Zooming into a textured mesh from 3D reconstruction results in the usual image blurred appearance that occurs when zooming into any image when an image pixel starts to span more than one display pixel.

Figure 6: Zooming into a surface mesh only results in texture blurring


An advantage of laser scans is that they will generally capture more of the scene than required. The photography for 3D reconstruction is more targeted on the subject matter in question. In the example here and shown below, trees and a broader area in front of the shelter are recorded. While the trees are not true 3D objects, they do however form part of the context of the site. Note that in the figure below the point cloud has been cropped, some even more distant objects have been recorded.

Figure 7: Broader capture of the environment with laser scan (left) compared to reconstruction (right)

Isolated occluders

Both technologies struggle to handle foreground, isolated occluders, in this case say a tree trunk in the entrance to the shelters. Laser scanning would require a number of laser scan positions around the occluder to capture the shape on all sides. For 3D reconstruction the limit relates more to the algorithms and their ability to create feature points connecting the occluder to the rest of the scene.

Equipment cost

A good SLR camera and prime lens suited to 3D reconstruction cost significantly less than a laser scanner.

Time to perform

In the example here, in order to achieve coverage for the convoluted shape of the rock shelter, 6 scans were performed from positions aimed at minimising blind spots. Photography took less than 30 minutes, each laser scan position took around 1 hour once the set-up and calibration time is included. In short, 30 minutes compared to a day.

The post processing times are comparable between the two techniques, they can both be significant.


Heaviness of laser scanners and associated hardware (heavy tripods, batteries) for remote deployment, especially across rough terrain, can be quite challenging. 3D reconstruction only requires a single SLR camera and a modest lens, or two. Tripods for photography for 3D reconstruction are rarely used except in light challenged environments and were not required in this example despite the subject matter having a strong lighting variation from direct sunlight to shadow within the shelter.


Both techniques are considered non-invasive. They both require a human operator in the space, laser scanning additionally requires a tripod. There may be cases where the laser beam may damage the surface being captured but that is rare and certainly not a consideration in the example here. There is a consideration of safety of the laser beam with humans in close proximity. Equally for 3D reconstructions one does not want people moving within the space. Both techniques can handle a degree of movement in the environment provided it isn't either in the current scan direction or in the area currently being photographed.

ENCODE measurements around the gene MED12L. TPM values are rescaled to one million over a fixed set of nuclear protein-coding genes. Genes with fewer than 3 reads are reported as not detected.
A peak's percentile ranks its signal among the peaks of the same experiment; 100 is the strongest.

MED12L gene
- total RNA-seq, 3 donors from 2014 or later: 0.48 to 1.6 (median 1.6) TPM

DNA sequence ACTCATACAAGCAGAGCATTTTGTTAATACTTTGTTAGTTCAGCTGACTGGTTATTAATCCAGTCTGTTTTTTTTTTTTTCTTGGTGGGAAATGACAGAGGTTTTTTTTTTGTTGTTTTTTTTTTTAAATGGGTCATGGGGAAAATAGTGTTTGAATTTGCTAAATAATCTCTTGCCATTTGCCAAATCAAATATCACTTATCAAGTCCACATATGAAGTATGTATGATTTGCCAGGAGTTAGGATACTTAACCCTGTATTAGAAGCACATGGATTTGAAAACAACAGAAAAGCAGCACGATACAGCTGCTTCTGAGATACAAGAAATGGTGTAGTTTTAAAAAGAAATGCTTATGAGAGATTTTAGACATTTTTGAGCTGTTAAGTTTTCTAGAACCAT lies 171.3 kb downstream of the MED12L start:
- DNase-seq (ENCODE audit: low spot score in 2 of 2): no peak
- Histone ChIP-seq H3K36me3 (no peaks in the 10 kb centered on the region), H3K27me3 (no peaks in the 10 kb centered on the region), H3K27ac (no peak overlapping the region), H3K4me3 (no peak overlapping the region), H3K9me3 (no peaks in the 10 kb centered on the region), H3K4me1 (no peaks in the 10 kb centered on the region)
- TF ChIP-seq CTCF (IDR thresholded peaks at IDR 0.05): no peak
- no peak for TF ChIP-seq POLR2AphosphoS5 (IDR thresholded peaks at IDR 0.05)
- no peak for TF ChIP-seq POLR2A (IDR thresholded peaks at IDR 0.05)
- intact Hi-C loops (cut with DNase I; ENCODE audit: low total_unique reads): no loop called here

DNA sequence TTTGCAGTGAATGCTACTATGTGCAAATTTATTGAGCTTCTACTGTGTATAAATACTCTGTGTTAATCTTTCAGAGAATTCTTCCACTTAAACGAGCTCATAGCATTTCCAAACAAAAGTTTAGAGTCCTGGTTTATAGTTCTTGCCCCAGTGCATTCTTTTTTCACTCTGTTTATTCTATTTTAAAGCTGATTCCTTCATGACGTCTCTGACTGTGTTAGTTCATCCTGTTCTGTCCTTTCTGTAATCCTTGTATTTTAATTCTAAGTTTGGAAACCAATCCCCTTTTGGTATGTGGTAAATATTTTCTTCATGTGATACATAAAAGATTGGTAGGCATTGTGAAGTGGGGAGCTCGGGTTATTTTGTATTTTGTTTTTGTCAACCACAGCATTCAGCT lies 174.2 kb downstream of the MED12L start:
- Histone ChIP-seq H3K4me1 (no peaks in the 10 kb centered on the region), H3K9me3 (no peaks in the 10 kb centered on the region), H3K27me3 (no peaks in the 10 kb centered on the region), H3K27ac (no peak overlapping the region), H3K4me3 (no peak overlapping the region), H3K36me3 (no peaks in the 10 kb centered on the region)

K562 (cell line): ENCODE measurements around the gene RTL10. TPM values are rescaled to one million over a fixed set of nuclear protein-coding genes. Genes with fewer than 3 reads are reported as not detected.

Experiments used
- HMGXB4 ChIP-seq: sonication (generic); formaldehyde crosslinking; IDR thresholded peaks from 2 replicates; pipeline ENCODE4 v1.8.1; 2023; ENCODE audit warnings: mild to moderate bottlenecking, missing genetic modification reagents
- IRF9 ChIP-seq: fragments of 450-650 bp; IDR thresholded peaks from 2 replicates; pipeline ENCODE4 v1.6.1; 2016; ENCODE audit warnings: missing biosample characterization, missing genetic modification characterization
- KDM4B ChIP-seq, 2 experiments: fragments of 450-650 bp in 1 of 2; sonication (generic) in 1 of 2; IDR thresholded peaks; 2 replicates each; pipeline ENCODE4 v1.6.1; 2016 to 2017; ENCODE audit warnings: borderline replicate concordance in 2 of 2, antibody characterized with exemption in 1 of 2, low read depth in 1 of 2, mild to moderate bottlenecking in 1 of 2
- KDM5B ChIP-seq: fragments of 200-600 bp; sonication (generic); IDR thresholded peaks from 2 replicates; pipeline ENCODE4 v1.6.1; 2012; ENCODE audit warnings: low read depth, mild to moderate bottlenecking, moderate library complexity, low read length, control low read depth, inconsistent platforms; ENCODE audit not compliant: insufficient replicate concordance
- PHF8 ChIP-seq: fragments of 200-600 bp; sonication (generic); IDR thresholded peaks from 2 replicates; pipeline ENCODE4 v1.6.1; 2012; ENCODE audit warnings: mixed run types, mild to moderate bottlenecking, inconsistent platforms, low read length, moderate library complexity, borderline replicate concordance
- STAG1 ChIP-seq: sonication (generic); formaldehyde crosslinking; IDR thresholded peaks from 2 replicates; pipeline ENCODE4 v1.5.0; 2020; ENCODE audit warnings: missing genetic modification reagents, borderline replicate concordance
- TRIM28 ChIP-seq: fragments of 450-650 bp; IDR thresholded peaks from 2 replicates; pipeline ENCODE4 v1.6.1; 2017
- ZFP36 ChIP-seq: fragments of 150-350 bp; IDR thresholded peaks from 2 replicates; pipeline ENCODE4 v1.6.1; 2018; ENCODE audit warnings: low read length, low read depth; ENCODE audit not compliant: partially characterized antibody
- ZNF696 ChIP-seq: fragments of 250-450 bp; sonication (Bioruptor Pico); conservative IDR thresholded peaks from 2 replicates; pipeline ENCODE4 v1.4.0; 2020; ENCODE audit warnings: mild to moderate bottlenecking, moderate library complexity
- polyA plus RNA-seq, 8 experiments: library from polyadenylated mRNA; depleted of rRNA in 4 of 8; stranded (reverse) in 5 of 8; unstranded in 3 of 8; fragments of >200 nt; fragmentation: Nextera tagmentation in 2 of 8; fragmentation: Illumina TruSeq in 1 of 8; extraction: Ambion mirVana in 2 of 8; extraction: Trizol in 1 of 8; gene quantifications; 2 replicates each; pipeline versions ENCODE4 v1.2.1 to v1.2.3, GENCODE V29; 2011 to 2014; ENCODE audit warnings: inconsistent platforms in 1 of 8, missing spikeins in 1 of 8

Operator expertise

A laser scanner is usually performed by someone who has completed a course on the correct operation. By contrast, the casualness and lack of specialist hardware with which 3D reconstruction can be attempted means that often the photography is not performed optimally. There are very few courses where one learns the techniques, and like other areas of photography there is a skill involved that is acquired through practice. For example, two photographically acquired models by different operators will show much more variation in quality than model acquired by two different laser scan operators. The non-specialist aspect of 3D reconstruction may be considered an advantage but one consequence is that often poor photographic technique is employed. This not only results in non-optimal 3D models but can also bias the comparison to laser scanning.


Putting aside environments or surfaces where one or the other capture technology may fail, the photographic based 3D reconstruction has many advantages. In the authors opinion the deciding factor is the intended purpose of the 3D model. If the intent is a 3D model for real-time experiences or giving a sense of the place or object, then textured meshes are vastly superior. If the intent is a survey quality representation with the ability to perform measurements within some reliable error tolerance, then laser scanning is the clear choice. The alternative of course is to deploy both techniques as occurred for the recording of the rock shelters, one of which was presented as an example.